When the Community Early Learning Center of the Fox Valley (CELC) opened in 2014, it was focused on providing a focal point and a rallying site for early childhood education in the community, serving a high percentage of children and families with low income, special needs and English-as-a-Second Language. There was a strong desire to not only improve early childhood education, but also to pursue research on how to best teach children from diverse backgrounds in a part of the state that has experienced economic hardship.
Within a few years of CELC’s opening, staff learned of the Kindness Curriculum, a tool developed for use in 4K classrooms by researchers at the Center for Healthy Minds at UW-Madison. Studies of the Kindness Curriculum had found that kids who participated had a better attention span, better grades and showed a higher level of social competence than children who did not take part. Sesame Street Workshop had even drawn on the Kindness Curriculum to help shape its spring 2017 season, focused on kindness.
“At the heart of it is empowering young children to begin to feel how positive qualities such as kindness and gratitude feel in their bodies, physically,” Lisa Flook, a former associate scientist with the Center for Healthy Minds, shared when the research began to gain traction in classrooms.
Through lessons in focused attention, breathing practices, mindful movement exercises and other activities, the Kindness Curriculum provides children with the opportunity to demonstrate acts of kindness toward one another.
"At the heart of it is empowering young children to begin to feel how positive qualities such as kindness and gratitude feel in their bodies, physically."
“Mindfulness was something we all agreed could have a lot of potential in our classrooms,” says Beth Haines, a psychology professor at Lawrence University who was intrigued by the Center for Healthy Minds’ research and programming in this area, and thought it could be adapted by the CELC in Wisconsin’s Fox Valley. “It is really interesting that children can pick up these skills even at a very young age.”
Haines, working with Kathy Phillippi-Immel, a psychology professor at UW–Oshkosh, Fox Cities Campus, launched what the two decided to call “The Kindness Project” at the CELC, with a stated goal to bring the UW’s Kindness Curriculum to Fox Valley classrooms in 2018.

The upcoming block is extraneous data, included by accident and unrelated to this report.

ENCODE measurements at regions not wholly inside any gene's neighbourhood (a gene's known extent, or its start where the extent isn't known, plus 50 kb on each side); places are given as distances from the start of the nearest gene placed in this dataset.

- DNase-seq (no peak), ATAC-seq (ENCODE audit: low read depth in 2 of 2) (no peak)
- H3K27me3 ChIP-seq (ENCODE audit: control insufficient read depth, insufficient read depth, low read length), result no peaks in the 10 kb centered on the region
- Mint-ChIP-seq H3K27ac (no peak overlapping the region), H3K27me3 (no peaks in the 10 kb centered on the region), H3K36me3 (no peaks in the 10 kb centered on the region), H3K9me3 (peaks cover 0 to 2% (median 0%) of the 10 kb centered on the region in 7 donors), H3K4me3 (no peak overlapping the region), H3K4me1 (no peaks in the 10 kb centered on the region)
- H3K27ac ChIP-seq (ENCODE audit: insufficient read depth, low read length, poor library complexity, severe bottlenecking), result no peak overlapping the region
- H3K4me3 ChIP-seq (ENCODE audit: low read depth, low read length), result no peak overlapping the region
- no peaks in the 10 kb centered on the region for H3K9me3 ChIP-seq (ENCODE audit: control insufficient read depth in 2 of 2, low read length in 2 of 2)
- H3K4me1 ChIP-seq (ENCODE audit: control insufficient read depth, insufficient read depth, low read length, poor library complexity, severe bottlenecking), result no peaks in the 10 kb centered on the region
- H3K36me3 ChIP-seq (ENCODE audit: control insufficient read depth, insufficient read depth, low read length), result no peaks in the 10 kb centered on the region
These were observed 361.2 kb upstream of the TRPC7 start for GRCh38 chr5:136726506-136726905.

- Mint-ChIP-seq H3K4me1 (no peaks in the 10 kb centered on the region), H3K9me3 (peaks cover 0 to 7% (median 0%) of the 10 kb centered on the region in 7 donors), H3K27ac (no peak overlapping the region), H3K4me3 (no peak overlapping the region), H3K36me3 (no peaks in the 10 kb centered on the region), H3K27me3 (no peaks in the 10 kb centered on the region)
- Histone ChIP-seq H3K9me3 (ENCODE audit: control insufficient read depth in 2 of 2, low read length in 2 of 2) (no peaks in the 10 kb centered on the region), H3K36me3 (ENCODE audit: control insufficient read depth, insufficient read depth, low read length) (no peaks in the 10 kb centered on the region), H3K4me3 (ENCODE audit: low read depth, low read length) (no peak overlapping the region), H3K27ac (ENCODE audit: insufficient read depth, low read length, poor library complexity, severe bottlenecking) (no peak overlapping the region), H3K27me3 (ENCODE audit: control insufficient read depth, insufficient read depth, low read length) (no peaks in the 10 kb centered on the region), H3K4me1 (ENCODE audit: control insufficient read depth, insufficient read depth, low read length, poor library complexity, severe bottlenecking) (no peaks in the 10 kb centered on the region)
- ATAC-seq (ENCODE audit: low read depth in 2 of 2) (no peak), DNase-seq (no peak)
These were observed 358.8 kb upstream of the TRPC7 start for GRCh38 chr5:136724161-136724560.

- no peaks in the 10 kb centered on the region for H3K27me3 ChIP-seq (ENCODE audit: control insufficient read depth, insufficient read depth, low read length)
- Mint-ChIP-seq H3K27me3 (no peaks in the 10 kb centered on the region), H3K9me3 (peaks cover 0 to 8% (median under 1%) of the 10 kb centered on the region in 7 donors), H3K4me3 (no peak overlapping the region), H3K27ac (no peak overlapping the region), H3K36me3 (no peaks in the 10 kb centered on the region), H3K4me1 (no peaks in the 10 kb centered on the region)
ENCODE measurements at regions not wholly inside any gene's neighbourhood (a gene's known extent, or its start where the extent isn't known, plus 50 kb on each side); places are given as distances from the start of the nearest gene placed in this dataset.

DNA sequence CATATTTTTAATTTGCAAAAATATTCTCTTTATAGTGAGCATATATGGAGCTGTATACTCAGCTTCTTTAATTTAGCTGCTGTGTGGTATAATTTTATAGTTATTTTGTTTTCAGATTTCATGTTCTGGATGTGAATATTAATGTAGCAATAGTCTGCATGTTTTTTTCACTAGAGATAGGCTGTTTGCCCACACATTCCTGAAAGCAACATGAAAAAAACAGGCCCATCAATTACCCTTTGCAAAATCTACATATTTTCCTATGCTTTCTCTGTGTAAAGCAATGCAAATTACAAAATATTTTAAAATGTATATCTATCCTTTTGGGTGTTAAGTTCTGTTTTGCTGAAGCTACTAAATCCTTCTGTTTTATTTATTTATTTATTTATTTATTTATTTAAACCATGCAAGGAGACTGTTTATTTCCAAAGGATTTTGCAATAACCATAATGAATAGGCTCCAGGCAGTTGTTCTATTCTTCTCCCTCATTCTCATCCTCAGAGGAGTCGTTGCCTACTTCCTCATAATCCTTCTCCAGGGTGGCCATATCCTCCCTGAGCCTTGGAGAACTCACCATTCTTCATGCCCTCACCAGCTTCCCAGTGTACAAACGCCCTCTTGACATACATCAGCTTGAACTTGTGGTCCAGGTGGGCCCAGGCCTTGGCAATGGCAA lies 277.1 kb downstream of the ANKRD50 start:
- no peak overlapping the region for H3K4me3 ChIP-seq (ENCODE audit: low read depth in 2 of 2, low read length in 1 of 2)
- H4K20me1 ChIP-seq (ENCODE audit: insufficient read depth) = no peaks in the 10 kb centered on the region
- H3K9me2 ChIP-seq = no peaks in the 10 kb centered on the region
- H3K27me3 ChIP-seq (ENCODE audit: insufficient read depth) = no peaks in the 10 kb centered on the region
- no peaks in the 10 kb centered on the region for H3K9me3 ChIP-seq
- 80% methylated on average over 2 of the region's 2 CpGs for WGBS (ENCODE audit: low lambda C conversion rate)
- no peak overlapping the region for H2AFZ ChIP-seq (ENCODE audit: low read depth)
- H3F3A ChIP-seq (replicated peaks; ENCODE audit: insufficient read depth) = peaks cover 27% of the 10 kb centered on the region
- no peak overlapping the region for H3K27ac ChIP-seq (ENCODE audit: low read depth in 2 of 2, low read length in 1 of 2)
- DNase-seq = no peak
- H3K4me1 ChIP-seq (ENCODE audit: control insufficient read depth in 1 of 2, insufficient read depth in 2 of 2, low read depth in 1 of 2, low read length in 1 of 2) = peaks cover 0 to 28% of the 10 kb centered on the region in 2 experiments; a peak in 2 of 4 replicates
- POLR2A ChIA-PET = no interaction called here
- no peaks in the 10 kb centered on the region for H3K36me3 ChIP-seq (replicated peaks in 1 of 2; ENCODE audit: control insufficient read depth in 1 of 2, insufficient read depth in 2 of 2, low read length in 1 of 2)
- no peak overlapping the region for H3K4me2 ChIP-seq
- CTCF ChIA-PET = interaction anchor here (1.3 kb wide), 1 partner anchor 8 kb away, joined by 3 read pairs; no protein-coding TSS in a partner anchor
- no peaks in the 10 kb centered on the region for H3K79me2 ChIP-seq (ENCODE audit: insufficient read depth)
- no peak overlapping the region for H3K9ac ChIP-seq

“It is really interesting that children can pick up these skills even at a very young age.”
Implementation began with teachers, who attended mindfulness-based training sessions with experts from the Center for Healthy Minds (and were compensated for their time). The team knew that a train-the-trainer model would empower and motivate teachers to implement and continue to build the program. Right away, teachers commented on the potential of the Kindness Curriculum to have a positive impact on their classrooms. Many also developed their own mindfulness and compassion practices after going through training and working with mindfulness coaches on an ongoing basis at the CELC.
Once launched, the Kindness Curriculum’s impact was tracked by the research team. Because they worked with a larger, more diverse group of students and parents than had been included in the initial study in Madison, CELC staff gleaned further valuable insights about the Kindness Curriculum’s relevance and impact.
Early results from Haines and Phillippi-Immel’s study suggest that children in both preschool and 4K classrooms showed stronger cognitive flexibility, sharing behavior and self-regulation after participating in the Kindness Curriculum.
When prompted for feedback on the program, 93 percent of parents reported that the Kindness Curriculum positively impacted their children. Many parents noticed their children doing specific acts of kindness at home.
Parents themselves had an opportunity to attend mindfulness classes that gave them new tools to help them manage the stress and anxiety of parenting and to more directly connect to the curriculum that their children were learning.
The positive impacts of teaching kindness didn’t only affect the students. Teachers noticed more acts of kindness and more communication in general between colleagues, which fostered a more positive working environment. They also reported somewhat less stress and higher levels of personal accomplishment.
“The degree of enthusiasm and engagement about the Kindness Curriculum from both the teachers and parents was really surprising to us. The broader community has also been excited about how we can expand and reach out to others about the work we’re doing.”
To date, more than 26 classrooms have used the curriculum in the Fox Valley, including those at Headstart CELC Center, Bridges Child Enrichment Center, University Children’s Center on the UW-Oshkosh Fox Cities campus and Appleton Even Start Family Literacy. Through continuing research, CELC expects to find improvements in children’s social-emotional competence and cognitive self-regulation skills, which could contribute to better outcomes for school readiness.
“The degree of enthusiasm and engagement about the Kindness Curriculum from both the teachers and parents was really surprising to us,” says Phillippi-Immel. “The broader community has also been excited about how we can expand and reach out to others about the work we’re doing.”
This work in Fox Valley has been made possible by the Basic Needs Giving Partnership Fund, United Way Fox Cities, the John and Sally Mielke Community Collaboration Program, the Mielke Family Foundation, Lawrence University and UW–Oshkosh, Fox Cities Campus.